Posts Tagged ‘Civil War’

Steam at Harper’s Ferry has 5 editions of The National Intelligencer newpaper dating from April 10 through April 22, 1823. They are all addressed to “E.D. Howe Painesville via Pittsburg.”  This newspaper was a leading political publication and was founded in Washington, DC in 1800. The founder, Samuel Harrison Smith was married to Margaret Bayard Smith who wrote the book “The First Forty Years of Washington Society.”

E. D. (Eber Dudley) Howe was the founder and editor of the Painesville Telegraph which was published and edited by him in Painesville, Ohio from 1822 to 1835. The paper continued its publication until 1987. While living in Painesville, his wife, sister and niece converted to Mormonism. Howe became interested in the religion’s history, which was founded by Joseph Smith, Jr. in the 1820s. His interest resulted in the 1834 publication of a book entitled “Mormonism Unvailed” (sic).

Howe was an abolitionist and his home was used as a station for the Underground Railroad. His wife was one of the first women in the region to join the anti-slavery movement.

Though it is most likely that Howe read the newspaper because of its political content, he may have been just as interested in the slave sales advertised within its pages. On the front page, for example, there is an advertisement for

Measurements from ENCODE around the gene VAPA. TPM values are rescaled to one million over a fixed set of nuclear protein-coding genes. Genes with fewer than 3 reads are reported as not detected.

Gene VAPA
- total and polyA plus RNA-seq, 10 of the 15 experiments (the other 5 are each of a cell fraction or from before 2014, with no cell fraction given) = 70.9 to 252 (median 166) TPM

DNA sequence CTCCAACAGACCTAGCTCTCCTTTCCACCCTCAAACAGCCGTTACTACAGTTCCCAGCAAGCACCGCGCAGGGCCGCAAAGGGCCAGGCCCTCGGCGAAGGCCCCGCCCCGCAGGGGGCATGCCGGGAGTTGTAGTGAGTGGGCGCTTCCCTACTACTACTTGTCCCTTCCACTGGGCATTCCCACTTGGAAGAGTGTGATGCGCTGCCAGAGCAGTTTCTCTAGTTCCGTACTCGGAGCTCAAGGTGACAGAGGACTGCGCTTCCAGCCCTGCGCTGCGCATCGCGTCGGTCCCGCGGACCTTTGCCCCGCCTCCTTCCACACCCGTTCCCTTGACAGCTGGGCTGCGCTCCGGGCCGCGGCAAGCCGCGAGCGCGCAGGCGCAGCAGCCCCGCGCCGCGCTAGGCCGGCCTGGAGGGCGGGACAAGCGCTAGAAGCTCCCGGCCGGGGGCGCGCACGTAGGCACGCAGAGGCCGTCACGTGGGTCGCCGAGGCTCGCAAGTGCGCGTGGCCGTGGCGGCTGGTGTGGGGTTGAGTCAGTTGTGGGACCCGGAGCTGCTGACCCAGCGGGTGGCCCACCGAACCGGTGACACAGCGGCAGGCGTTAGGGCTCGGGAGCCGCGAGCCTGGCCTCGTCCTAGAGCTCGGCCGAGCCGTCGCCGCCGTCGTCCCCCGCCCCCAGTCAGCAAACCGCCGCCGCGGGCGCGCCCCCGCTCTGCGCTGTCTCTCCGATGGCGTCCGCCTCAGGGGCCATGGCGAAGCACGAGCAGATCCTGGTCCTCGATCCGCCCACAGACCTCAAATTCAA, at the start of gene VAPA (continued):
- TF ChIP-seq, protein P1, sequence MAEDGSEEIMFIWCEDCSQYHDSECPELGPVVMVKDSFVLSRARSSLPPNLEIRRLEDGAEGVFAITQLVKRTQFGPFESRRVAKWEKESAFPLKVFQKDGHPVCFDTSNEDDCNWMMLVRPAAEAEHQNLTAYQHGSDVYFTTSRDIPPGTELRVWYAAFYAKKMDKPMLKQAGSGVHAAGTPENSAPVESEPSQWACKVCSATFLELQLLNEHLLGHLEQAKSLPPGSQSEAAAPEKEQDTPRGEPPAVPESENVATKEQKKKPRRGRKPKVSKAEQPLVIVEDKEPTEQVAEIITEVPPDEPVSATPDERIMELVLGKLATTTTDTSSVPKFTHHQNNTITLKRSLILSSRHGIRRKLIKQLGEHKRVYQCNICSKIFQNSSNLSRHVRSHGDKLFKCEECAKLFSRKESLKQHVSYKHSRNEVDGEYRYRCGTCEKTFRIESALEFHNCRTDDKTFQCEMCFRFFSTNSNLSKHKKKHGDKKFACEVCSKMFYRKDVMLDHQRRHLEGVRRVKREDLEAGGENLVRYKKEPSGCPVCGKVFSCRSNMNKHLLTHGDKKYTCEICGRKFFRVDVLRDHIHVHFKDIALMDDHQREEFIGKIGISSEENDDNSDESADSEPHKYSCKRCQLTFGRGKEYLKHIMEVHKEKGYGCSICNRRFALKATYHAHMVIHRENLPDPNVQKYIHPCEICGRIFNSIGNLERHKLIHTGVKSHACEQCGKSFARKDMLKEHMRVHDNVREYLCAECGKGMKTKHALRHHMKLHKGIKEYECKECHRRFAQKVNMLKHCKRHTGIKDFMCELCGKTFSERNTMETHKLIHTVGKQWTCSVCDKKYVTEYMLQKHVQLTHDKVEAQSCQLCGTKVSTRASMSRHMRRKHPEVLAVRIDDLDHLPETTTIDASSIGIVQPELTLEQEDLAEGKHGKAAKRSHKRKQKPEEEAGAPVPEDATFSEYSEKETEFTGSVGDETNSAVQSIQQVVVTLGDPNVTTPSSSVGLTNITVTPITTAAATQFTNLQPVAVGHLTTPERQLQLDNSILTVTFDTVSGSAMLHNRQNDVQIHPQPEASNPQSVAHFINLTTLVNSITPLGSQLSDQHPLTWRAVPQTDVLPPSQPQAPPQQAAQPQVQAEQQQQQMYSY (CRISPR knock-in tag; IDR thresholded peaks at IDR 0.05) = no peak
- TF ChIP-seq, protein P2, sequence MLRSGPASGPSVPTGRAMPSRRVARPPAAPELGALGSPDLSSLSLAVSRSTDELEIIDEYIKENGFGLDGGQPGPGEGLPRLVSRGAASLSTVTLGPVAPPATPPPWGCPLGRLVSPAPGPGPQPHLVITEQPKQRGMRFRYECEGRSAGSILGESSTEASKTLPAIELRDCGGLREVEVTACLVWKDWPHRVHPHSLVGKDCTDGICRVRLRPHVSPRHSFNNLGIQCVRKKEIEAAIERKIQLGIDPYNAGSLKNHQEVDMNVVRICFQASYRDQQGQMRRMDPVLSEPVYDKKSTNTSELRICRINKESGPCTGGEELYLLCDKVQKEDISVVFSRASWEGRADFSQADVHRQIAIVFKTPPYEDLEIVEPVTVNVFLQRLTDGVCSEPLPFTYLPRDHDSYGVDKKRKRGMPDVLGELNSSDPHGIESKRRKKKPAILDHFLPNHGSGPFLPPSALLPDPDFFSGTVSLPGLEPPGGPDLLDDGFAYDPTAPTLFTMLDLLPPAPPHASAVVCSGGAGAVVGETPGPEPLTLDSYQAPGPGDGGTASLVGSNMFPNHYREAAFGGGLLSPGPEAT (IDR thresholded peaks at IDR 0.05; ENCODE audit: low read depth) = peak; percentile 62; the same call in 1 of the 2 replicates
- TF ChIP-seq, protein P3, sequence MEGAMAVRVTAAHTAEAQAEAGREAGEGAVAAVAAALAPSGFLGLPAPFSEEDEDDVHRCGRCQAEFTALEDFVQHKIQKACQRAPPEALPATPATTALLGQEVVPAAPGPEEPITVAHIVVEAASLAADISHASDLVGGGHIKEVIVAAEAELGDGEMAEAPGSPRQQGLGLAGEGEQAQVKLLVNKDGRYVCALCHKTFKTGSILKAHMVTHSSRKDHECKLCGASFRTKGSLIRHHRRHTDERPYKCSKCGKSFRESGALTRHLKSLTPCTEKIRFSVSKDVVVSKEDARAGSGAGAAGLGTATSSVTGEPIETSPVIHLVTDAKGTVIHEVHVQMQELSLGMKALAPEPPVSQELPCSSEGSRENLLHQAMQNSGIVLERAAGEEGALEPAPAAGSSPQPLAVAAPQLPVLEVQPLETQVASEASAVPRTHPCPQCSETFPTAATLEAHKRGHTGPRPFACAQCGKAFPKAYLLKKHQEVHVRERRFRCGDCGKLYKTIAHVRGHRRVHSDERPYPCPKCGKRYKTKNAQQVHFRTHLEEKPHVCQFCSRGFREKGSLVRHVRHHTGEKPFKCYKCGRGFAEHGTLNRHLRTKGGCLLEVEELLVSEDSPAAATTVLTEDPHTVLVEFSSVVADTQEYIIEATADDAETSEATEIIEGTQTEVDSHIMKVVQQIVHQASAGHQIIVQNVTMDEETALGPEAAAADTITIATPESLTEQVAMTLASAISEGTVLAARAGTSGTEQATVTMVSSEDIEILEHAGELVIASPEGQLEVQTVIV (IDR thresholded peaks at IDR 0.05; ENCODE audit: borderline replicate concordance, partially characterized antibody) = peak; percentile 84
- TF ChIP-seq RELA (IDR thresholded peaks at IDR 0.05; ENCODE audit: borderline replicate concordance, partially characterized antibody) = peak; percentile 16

“A NEGRO WOMAN, about 25 years of age. She is a good cook, washer, and ironer and can be recommended as strictly honest. Apply at the new City Auction and Commission Rooms, corner of 7th Street and Pennsylvania avenue, Opposite the Centre Market. , P. Mauro, auctioneer.”

On the same page is an article about Major General La Fayette,:

“The President of the United States, in commemoration of the distinguished services of Major General La Fayette, during the Revolutionary War, has directed that the fortress recently erected at the Narrows, near New York, an hitherto called Fort Diamond, shall hereafter be known by the name of Fort La Fayette[Note:  Fort La Fayette was used for Confederate prisoners from 1861 – 1866]. The ceremony in conformity thereto, took place on Monday last, at 1 o’clock, P. M.”